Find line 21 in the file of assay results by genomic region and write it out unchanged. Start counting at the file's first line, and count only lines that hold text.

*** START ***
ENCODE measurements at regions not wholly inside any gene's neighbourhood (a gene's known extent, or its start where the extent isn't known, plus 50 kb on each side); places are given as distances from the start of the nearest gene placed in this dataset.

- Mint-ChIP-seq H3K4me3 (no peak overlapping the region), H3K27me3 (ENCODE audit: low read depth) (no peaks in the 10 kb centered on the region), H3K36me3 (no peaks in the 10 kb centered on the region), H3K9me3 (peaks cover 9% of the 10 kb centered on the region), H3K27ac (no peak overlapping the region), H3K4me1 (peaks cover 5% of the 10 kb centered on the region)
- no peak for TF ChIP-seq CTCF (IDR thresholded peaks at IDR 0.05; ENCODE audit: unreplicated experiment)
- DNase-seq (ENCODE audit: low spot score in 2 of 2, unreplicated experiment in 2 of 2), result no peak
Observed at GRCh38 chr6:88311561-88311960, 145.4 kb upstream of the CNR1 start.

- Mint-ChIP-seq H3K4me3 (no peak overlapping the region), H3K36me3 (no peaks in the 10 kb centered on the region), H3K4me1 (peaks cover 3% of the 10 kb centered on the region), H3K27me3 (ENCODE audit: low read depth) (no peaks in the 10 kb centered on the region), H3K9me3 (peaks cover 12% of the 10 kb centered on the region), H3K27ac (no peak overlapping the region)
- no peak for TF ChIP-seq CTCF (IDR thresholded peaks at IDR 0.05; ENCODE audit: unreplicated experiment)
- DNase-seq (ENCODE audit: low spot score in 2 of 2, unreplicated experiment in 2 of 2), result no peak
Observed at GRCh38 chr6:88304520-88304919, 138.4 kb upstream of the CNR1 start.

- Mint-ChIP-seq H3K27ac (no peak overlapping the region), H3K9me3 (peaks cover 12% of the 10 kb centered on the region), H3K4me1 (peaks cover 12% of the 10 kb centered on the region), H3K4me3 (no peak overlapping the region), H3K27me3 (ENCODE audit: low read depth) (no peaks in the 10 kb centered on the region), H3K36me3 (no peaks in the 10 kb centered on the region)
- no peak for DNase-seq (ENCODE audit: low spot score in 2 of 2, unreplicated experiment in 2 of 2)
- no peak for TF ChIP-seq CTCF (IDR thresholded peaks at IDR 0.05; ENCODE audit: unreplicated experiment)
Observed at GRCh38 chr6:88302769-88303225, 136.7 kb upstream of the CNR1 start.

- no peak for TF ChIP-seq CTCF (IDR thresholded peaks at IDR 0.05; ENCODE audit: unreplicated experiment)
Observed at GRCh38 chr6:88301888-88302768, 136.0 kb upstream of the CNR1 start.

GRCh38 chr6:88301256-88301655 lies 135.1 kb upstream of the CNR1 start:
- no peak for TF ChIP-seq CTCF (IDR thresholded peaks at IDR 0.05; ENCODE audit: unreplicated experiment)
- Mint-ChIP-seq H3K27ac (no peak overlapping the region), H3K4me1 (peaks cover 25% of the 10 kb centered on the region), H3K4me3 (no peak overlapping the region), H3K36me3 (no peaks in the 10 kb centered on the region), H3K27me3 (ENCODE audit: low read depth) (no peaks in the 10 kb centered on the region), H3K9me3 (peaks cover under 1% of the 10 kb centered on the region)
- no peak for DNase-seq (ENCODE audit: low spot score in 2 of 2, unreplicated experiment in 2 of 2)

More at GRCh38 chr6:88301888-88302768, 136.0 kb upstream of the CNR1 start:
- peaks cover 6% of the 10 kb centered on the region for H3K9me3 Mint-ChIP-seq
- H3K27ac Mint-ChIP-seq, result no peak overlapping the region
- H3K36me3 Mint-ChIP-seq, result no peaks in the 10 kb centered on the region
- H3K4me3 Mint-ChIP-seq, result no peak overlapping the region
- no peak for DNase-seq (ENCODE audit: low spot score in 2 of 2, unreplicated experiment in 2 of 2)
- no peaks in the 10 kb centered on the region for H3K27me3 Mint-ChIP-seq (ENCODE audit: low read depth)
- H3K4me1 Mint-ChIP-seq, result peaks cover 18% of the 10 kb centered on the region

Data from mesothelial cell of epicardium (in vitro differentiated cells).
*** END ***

- peaks cover 6% of the 10 kb centered on the region for H3K9me3 Mint-ChIP-seq